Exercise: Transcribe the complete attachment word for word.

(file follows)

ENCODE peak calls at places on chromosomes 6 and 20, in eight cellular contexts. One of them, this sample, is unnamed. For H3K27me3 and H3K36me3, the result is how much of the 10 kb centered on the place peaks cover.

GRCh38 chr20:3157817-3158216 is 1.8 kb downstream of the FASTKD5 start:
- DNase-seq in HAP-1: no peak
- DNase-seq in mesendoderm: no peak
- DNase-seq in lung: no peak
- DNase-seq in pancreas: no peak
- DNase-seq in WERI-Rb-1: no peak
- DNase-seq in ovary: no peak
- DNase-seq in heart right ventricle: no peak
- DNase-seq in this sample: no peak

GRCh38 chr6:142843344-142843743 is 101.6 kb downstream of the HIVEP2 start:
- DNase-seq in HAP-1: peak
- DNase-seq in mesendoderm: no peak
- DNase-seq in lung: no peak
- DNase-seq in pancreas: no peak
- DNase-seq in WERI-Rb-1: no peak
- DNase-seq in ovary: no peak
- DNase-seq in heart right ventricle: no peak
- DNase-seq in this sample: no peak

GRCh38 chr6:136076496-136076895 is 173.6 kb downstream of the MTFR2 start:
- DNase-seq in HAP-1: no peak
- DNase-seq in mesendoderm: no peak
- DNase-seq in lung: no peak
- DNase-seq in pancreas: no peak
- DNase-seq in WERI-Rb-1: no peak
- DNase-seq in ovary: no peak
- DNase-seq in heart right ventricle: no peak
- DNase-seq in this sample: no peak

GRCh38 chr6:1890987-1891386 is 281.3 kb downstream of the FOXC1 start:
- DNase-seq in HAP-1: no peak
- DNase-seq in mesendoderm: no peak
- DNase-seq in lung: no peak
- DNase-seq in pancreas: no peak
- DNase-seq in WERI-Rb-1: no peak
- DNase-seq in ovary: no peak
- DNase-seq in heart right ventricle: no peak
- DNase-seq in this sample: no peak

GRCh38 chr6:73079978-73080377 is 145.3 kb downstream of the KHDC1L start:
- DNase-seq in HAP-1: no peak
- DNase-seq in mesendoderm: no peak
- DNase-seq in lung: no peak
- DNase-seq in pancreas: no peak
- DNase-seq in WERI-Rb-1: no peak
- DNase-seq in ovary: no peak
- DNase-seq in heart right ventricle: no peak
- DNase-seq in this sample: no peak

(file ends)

ENCODE peak calls at places on chromosomes 6 and 20, in eight cellular contexts. One of them, this sample, is unnamed. For H3K27me3 and H3K36me3, the result is how much of the 10 kb centered on the place peaks cover.

GRCh38 chr20:3157817-3158216 is 1.8 kb downstream of the FASTKD5 start:
- DNase-seq in HAP-1: no peak
- DNase-seq in mesendoderm: no peak
- DNase-seq in lung: no peak
- DNase-seq in pancreas: no peak
- DNase-seq in WERI-Rb-1: no peak
- DNase-seq in ovary: no peak
- DNase-seq in heart right ventricle: no peak
- DNase-seq in this sample: no peak

GRCh38 chr6:142843344-142843743 is 101.6 kb downstream of the HIVEP2 start:
- DNase-seq in HAP-1: peak
- DNase-seq in mesendoderm: no peak
- DNase-seq in lung: no peak
- DNase-seq in pancreas: no peak
- DNase-seq in WERI-Rb-1: no peak
- DNase-seq in ovary: no peak
- DNase-seq in heart right ventricle: no peak
- DNase-seq in this sample: no peak

GRCh38 chr6:136076496-136076895 is 173.6 kb downstream of the MTFR2 start:
- DNase-seq in HAP-1: no peak
- DNase-seq in mesendoderm: no peak
- DNase-seq in lung: no peak
- DNase-seq in pancreas: no peak
- DNase-seq in WERI-Rb-1: no peak
- DNase-seq in ovary: no peak
- DNase-seq in heart right ventricle: no peak
- DNase-seq in this sample: no peak

GRCh38 chr6:1890987-1891386 is 281.3 kb downstream of the FOXC1 start:
- DNase-seq in HAP-1: no peak
- DNase-seq in mesendoderm: no peak
- DNase-seq in lung: no peak
- DNase-seq in pancreas: no peak
- DNase-seq in WERI-Rb-1: no peak
- DNase-seq in ovary: no peak
- DNase-seq in heart right ventricle: no peak
- DNase-seq in this sample: no peak

GRCh38 chr6:73079978-73080377 is 145.3 kb downstream of the KHDC1L start:
- DNase-seq in HAP-1: no peak
- DNase-seq in mesendoderm: no peak
- DNase-seq in lung: no peak
- DNase-seq in pancreas: no peak
- DNase-seq in WERI-Rb-1: no peak
- DNase-seq in ovary: no peak
- DNase-seq in heart right ventricle: no peak
- DNase-seq in this sample: no peak